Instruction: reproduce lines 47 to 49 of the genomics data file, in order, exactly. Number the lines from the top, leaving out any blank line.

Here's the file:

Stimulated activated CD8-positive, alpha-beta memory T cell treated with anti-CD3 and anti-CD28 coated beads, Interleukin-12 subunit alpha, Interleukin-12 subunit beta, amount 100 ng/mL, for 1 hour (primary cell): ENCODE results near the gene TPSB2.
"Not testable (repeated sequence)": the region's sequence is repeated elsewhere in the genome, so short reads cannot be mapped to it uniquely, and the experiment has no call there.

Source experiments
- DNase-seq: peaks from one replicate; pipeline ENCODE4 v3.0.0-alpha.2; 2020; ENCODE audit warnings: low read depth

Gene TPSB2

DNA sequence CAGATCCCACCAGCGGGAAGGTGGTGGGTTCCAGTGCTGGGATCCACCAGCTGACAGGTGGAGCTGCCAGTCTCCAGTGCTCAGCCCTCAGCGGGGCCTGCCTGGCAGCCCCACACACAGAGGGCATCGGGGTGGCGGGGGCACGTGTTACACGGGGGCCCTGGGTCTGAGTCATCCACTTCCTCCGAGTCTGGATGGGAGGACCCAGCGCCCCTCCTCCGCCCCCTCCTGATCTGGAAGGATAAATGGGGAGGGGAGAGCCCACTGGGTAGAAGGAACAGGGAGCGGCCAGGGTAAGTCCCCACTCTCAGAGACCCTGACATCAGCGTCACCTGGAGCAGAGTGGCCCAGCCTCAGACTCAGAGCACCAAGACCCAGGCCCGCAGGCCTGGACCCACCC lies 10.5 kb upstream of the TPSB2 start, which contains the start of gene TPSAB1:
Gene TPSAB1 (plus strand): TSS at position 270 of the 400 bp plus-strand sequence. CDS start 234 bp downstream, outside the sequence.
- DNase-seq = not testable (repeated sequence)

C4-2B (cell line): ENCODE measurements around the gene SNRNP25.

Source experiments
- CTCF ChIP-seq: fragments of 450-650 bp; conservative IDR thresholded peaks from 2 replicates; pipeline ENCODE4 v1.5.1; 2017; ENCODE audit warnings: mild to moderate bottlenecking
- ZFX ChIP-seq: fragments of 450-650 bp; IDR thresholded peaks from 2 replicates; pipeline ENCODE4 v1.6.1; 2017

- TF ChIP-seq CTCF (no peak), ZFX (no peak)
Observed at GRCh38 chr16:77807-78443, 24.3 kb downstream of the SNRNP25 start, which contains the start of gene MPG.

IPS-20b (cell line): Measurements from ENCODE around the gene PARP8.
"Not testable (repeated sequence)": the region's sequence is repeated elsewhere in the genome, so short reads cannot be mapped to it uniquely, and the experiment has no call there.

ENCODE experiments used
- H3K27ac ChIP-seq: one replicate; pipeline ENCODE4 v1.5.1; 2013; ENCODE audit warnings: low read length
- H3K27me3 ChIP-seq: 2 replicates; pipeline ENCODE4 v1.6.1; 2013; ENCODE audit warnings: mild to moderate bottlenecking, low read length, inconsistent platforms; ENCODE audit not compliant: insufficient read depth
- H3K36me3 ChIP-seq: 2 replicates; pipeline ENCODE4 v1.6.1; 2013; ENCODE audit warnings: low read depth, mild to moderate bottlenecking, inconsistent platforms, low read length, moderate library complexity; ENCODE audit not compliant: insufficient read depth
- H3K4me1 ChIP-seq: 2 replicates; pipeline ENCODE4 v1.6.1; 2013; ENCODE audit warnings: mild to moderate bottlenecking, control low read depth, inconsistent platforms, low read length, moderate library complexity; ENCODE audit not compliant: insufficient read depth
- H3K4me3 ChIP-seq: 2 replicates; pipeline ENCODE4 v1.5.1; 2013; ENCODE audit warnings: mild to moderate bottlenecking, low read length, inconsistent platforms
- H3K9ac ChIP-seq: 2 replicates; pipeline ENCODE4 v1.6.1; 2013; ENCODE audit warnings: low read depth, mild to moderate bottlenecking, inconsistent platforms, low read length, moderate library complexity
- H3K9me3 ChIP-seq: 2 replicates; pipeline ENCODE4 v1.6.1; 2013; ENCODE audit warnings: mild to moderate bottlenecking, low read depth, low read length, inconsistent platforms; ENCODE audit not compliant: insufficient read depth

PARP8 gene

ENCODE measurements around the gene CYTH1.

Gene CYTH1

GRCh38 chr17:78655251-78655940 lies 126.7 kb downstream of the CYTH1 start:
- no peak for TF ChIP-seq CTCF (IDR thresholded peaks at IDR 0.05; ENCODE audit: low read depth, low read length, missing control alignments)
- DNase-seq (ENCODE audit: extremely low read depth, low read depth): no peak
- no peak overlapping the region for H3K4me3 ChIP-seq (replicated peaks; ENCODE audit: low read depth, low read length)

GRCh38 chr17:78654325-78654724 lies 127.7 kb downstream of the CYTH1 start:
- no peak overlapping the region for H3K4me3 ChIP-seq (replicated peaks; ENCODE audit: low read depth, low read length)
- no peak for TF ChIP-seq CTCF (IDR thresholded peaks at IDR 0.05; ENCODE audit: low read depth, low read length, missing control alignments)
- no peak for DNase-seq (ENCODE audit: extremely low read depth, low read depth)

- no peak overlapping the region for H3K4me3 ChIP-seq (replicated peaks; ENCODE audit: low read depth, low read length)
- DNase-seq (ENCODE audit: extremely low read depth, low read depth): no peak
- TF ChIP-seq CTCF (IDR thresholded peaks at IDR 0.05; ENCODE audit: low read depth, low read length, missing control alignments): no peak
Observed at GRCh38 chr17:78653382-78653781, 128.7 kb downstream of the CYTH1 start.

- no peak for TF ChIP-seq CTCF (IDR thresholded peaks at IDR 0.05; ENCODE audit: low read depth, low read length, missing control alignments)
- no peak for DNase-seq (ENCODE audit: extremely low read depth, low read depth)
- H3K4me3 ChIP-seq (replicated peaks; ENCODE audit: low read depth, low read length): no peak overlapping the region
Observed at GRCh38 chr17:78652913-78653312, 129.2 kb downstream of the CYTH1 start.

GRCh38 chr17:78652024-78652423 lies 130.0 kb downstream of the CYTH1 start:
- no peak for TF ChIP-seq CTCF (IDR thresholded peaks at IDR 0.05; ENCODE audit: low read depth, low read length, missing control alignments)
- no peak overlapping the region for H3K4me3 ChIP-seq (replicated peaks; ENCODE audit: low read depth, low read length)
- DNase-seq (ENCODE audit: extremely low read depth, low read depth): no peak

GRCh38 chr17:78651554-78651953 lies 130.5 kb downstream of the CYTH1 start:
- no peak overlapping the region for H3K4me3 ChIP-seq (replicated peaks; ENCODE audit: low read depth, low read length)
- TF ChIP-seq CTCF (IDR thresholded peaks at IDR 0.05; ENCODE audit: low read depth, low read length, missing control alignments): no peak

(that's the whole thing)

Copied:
- DNase-seq (ENCODE audit: extremely low read depth, low read depth): no peak

GRCh38 chr17:78651554-78651953 lies 130.5 kb downstream of the CYTH1 start:
- no peak overlapping the region for H3K4me3 ChIP-seq (replicated peaks; ENCODE audit: low read depth, low read length)